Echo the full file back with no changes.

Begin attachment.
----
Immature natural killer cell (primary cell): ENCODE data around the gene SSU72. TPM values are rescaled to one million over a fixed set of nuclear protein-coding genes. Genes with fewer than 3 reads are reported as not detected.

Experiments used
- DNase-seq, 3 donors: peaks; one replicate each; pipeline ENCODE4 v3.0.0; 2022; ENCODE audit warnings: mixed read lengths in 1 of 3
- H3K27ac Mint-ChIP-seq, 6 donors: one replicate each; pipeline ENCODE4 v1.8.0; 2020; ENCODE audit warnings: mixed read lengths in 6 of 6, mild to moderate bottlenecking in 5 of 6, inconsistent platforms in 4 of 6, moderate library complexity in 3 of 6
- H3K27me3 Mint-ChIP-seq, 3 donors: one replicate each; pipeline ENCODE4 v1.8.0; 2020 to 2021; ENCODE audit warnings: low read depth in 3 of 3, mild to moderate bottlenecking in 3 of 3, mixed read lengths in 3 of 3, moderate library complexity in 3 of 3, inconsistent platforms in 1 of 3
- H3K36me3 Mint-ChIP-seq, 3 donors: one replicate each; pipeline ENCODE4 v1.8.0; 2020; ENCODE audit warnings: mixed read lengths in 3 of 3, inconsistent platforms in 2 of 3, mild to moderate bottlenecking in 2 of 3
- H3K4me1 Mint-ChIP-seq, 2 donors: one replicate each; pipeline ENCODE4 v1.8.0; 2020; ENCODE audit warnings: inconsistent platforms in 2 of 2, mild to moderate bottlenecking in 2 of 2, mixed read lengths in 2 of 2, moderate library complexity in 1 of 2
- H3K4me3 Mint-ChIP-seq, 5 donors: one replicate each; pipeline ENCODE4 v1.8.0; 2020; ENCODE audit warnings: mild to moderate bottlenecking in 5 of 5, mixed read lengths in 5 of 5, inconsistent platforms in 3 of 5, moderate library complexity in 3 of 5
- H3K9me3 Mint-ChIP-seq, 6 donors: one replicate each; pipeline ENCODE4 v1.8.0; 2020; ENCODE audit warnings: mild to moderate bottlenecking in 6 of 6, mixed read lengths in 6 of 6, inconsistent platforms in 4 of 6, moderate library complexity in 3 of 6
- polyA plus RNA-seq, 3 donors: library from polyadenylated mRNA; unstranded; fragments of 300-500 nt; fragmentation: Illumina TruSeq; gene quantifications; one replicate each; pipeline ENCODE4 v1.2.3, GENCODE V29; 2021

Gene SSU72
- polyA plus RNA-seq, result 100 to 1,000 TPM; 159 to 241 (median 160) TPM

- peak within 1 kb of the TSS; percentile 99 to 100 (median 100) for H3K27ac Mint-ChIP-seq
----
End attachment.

Immature natural killer cell (primary cell): ENCODE data around the gene SSU72. TPM values are rescaled to one million over a fixed set of nuclear protein-coding genes. Genes with fewer than 3 reads are reported as not detected.

Experiments used
- DNase-seq, 3 donors: peaks; one replicate each; pipeline ENCODE4 v3.0.0; 2022; ENCODE audit warnings: mixed read lengths in 1 of 3
- H3K27ac Mint-ChIP-seq, 6 donors: one replicate each; pipeline ENCODE4 v1.8.0; 2020; ENCODE audit warnings: mixed read lengths in 6 of 6, mild to moderate bottlenecking in 5 of 6, inconsistent platforms in 4 of 6, moderate library complexity in 3 of 6
- H3K27me3 Mint-ChIP-seq, 3 donors: one replicate each; pipeline ENCODE4 v1.8.0; 2020 to 2021; ENCODE audit warnings: low read depth in 3 of 3, mild to moderate bottlenecking in 3 of 3, mixed read lengths in 3 of 3, moderate library complexity in 3 of 3, inconsistent platforms in 1 of 3
- H3K36me3 Mint-ChIP-seq, 3 donors: one replicate each; pipeline ENCODE4 v1.8.0; 2020; ENCODE audit warnings: mixed read lengths in 3 of 3, inconsistent platforms in 2 of 3, mild to moderate bottlenecking in 2 of 3
- H3K4me1 Mint-ChIP-seq, 2 donors: one replicate each; pipeline ENCODE4 v1.8.0; 2020; ENCODE audit warnings: inconsistent platforms in 2 of 2, mild to moderate bottlenecking in 2 of 2, mixed read lengths in 2 of 2, moderate library complexity in 1 of 2
- H3K4me3 Mint-ChIP-seq, 5 donors: one replicate each; pipeline ENCODE4 v1.8.0; 2020; ENCODE audit warnings: mild to moderate bottlenecking in 5 of 5, mixed read lengths in 5 of 5, inconsistent platforms in 3 of 5, moderate library complexity in 3 of 5
- H3K9me3 Mint-ChIP-seq, 6 donors: one replicate each; pipeline ENCODE4 v1.8.0; 2020; ENCODE audit warnings: mild to moderate bottlenecking in 6 of 6, mixed read lengths in 6 of 6, inconsistent platforms in 4 of 6, moderate library complexity in 3 of 6
- polyA plus RNA-seq, 3 donors: library from polyadenylated mRNA; unstranded; fragments of 300-500 nt; fragmentation: Illumina TruSeq; gene quantifications; one replicate each; pipeline ENCODE4 v1.2.3, GENCODE V29; 2021

Gene SSU72
- polyA plus RNA-seq, result 100 to 1,000 TPM; 159 to 241 (median 160) TPM

- peak within 1 kb of the TSS; percentile 99 to 100 (median 100) for H3K27ac Mint-ChIP-seq